The answer is simple; the explanation a little less so.
Basically, I fell into the habit of doing so in the early days of this blog (right at ten years ago now) and decided to retain it as distinctive, a part of my 'voice'. I'm also under the impression that I use it a fair amount in my daily speech.
The reason why I'm in the habit of using it is that I like the effect it gives of joining a conversation. Technically 'so' is a co-ordinating conjunction (like and, but, or, for, nor, and sometimes so and yet) yet I use it more like a conjunctive adverb (like however, nevertheless, on the other hand, &c). A sign of this is that when two sentences are joined with a co-ordinating conjunction, the conjunction is preceded with a comma.* But when two sentences are joined by a conjunctive adverb, the conjunctive adverb is preceded by a semicolon and followed by a comma.** Thus I'm using one part of speech but presenting it like another part of speech.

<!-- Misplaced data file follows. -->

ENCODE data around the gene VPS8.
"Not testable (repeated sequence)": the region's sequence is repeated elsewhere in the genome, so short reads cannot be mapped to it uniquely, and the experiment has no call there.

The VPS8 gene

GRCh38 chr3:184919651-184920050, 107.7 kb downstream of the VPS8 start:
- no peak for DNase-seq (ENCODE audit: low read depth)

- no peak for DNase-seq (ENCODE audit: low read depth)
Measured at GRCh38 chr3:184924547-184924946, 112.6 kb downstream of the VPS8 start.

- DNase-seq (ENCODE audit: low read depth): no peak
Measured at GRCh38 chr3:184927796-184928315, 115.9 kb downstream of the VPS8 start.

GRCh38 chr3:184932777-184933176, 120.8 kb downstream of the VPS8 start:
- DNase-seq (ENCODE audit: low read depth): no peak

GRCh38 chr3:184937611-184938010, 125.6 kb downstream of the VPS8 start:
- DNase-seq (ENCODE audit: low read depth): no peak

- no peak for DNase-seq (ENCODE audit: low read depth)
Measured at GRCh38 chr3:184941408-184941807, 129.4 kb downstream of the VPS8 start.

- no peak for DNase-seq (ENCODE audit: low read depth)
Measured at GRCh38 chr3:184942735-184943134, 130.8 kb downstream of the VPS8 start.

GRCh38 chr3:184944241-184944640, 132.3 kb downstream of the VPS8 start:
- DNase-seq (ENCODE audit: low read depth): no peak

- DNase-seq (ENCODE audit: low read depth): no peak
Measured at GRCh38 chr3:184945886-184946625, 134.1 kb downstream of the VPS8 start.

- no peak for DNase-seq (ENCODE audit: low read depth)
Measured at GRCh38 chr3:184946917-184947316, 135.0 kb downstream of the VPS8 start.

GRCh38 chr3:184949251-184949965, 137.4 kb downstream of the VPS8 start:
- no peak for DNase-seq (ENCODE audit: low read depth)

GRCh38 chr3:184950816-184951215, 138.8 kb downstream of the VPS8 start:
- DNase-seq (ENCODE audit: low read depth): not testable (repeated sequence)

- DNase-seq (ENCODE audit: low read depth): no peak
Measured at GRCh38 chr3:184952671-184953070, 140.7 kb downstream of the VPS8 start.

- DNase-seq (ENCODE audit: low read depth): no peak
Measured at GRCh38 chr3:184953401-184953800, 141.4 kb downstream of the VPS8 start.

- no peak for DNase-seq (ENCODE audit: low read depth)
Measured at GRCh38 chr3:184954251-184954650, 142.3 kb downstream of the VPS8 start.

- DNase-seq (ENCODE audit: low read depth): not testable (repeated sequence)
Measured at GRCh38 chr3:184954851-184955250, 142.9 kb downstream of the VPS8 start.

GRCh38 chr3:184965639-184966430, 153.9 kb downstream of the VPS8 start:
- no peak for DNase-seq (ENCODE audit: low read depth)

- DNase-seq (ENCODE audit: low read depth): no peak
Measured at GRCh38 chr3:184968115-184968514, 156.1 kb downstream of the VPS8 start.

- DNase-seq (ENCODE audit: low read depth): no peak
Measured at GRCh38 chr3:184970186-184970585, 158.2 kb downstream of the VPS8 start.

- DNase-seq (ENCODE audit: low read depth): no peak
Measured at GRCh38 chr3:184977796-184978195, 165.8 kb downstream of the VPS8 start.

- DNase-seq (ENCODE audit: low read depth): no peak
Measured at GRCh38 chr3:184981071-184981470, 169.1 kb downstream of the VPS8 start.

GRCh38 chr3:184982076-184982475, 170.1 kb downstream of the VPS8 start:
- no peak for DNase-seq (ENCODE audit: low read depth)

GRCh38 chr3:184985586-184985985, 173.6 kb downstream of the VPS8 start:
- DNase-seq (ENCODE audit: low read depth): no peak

There's also the consideration that picky prescriptive grammarians disapprove of starting a sentence with a co-ordinating conjunction, despite the fact that the practice goes back a long way (it's endemic in the Anglo-Saxon Chronicle). So it's a small example of doing my part to reclaim a usage -- like ending a sentence with a preposition when that's the most natural word order.
Thanks to Clive S. for the query. And by the way, Clive, you're right in that well would be a very close parallel to my usage of so).
So, hope this helps.
*"He reads a lot of Tolkien, and also enjoys Dunsany."
**"He reads a lot of Tolkien; also, he enjoys Dunsany.